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Water Authority Board Director Resigns Due to 'Unhealthy Climate'

The former board member said that he feels he can't commit to the time requirements demanded by the Tri Councils as well as the general public.

A member of the Board of Directors recently resigned from his position due to what he called an "unhealthy climate."

Bristol resident David Dugan submitted a letter to the town of Bristol on Tuesday, Aug. 16, announcing his immediate resignation from the BCWA Board of Directors. The letter explains a number of reasons for Dugan's decision.

In it, he states, "I have also taken into consideration what I perceive to be an unhealthy climate making it difficult to perform the duties asked of us as Directors."

In a phone interview, Dugan said that though it was not the only reason that he decided to resign, the unhealthy environment with local activism groups did play a part.

"We're at a meeting and people stand up before the Council and say, 'these people are incompetent and if the Council knew how to do their job they would fire them all,'" Dugan said. "I'm a volunteer, so why sould I sit there and listen to them call us all incompetent?"

Another deciding factor for Dugan is the time demands involved in the numerous meetings with the water authority, the public and three towns. 

"The demands being made not only by one council but by three councils are a lot and the effort that will be required to answer all of the questions will be tremendous," he stated. "It is just going to be too many hours as far as Im concerned, it will be like a full time job."

But Dugan shows no signs of hostility toward the board, councils or activists digging for more information and said that he has enjoyed his two years on the board.

In his letter he writes, "please recognize the appreciation I have for the confidence exhibited in me by the Council in my appointment... I wish all parties much success going forward."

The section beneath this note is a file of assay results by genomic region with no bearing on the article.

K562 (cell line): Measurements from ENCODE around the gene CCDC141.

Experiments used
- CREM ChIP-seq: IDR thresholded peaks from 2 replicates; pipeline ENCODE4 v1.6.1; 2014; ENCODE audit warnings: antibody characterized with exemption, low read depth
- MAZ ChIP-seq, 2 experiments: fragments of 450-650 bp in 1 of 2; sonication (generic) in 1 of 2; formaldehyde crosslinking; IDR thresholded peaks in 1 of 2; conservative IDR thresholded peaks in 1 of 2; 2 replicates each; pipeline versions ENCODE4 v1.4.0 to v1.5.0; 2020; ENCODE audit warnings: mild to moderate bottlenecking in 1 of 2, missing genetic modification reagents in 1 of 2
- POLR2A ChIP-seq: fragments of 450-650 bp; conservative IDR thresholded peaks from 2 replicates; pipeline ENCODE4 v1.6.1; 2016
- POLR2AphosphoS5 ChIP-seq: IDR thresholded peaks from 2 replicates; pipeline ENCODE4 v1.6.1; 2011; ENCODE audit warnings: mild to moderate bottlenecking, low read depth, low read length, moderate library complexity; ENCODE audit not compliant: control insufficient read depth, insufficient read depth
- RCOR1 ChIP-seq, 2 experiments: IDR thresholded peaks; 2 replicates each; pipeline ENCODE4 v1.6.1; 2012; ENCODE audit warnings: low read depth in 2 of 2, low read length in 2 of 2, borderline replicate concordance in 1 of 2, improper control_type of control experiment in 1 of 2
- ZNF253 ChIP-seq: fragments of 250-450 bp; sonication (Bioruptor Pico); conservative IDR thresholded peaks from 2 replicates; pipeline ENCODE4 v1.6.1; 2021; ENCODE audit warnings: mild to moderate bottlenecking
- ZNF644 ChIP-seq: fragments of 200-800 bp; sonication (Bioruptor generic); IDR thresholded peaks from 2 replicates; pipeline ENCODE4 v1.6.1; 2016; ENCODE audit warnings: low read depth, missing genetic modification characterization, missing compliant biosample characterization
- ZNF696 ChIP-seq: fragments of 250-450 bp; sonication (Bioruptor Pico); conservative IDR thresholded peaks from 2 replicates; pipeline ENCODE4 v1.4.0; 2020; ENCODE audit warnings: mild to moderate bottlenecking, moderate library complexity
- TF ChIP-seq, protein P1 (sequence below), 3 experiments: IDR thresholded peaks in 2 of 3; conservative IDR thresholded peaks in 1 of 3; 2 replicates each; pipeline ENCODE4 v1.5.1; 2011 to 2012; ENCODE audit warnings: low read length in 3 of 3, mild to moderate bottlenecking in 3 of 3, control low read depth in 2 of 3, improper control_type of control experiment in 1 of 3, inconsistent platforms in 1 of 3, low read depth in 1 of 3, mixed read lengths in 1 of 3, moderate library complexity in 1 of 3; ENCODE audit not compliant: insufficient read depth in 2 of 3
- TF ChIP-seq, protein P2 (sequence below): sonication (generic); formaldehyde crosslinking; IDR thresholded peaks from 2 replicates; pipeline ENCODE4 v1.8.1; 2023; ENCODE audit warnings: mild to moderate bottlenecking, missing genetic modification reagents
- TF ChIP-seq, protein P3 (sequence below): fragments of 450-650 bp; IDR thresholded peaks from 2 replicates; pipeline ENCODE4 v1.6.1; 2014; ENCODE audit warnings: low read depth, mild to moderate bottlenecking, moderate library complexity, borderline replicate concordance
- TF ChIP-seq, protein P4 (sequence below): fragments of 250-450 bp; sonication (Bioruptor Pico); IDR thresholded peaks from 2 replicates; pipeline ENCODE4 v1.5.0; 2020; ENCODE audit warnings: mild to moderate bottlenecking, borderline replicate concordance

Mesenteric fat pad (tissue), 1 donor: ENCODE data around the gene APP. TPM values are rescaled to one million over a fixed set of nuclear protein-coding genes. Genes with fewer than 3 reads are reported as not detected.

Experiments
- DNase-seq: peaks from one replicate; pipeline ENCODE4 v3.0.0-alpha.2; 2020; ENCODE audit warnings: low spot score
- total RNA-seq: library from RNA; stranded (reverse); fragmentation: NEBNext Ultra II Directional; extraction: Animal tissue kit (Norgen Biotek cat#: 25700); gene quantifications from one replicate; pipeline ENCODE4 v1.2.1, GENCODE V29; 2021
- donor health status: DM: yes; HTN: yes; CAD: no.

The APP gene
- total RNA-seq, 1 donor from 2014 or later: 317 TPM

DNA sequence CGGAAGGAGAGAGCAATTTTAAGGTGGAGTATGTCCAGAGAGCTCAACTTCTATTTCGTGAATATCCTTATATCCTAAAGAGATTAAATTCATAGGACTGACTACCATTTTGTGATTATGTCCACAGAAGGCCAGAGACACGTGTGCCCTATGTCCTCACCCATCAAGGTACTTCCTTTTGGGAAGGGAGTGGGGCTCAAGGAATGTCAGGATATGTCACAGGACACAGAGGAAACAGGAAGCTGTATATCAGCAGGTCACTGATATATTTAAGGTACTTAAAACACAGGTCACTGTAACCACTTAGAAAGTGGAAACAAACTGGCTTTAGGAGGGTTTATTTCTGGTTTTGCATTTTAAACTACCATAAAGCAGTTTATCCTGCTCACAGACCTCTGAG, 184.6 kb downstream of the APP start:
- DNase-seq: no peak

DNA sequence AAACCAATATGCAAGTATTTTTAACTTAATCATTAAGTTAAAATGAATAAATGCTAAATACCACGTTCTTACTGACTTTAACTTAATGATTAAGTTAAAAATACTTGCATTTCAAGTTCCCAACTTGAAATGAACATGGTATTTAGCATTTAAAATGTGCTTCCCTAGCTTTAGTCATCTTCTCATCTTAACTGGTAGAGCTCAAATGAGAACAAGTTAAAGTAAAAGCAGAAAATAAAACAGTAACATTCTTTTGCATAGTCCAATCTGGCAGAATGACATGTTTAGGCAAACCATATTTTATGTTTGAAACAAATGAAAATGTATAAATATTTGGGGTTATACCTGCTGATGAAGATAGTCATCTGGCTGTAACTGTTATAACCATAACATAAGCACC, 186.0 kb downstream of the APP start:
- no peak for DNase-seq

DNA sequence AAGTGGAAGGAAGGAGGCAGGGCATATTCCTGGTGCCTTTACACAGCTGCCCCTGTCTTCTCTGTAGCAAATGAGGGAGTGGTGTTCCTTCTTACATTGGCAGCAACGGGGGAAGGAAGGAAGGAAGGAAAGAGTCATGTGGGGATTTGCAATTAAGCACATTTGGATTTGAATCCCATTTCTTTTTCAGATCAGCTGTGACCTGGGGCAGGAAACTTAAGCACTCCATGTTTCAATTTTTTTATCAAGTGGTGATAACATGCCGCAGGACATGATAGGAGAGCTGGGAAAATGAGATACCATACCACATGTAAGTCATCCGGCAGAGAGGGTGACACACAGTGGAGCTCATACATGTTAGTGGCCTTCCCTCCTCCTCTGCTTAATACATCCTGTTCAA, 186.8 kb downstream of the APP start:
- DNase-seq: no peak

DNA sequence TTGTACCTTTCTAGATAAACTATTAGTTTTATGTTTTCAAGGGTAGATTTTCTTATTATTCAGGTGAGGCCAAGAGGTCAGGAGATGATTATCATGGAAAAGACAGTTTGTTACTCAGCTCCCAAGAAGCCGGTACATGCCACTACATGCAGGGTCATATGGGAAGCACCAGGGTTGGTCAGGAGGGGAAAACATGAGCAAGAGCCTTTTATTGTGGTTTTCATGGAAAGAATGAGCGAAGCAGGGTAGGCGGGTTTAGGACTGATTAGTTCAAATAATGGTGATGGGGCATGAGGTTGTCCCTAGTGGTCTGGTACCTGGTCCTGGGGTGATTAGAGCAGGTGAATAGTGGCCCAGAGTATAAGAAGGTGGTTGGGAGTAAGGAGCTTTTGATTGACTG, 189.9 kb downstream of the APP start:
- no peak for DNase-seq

neil buck August 23, 2011 at 08:00 PM
They need to get rid of that arrogant punk, Pasquale Delise. He has been there way too long.
marina peterson August 23, 2011 at 10:09 PM
Mr. Dugan is correct is stating that it will take a lot of effort to answer all of the questions being posed to the BCWA. I can understand why it would seem overwhelming. But honest answers are required if we are to understand what changes need to be made. Sadly, it isn't working the way it is. We look forward to the appointment of two new directors in Bristol!
DownTown August 24, 2011 at 06:17 AM
Unhealthy environment? Who is really responsible for that? Maybe if they didn't hide behind a law firm to answer each and every question at ratepayer expense things wouldn't seem so 'unhealthy'.
Gary Morse August 24, 2011 at 05:46 PM
BCWA has an “unhealthy environment” because it is currently being run based on a 1980’s business model that is bad for the three communities, not because of resident activism.
Gary Morse August 24, 2011 at 07:51 PM
Mr Dugan states: "The demands being made not only by one council but by three councils are a lot and the effort that will be required to answer all of the questions will be tremendous," Mr Dugan, respectfully, this task should not be tremendous because it is not the Board's duty to complete this work. This is/was the job of BCWA's highly paid CFO, Executive Director, and attorney, Sandra Mack. It is not the Board's duty to do their homework assignments for them. Your statement reveals one thing: The current Board under Chairman Jannitto conducts itself as if they are unpaid staff of the Executive Director, not a Board focused on ratepayer interests. I trust our Tri Town Council is smart enough to ask the obvious question: why is the Board doing this work instead of the Executive Director? If the excuse is that the Executive Director is leaving, then put a new one in place immediately!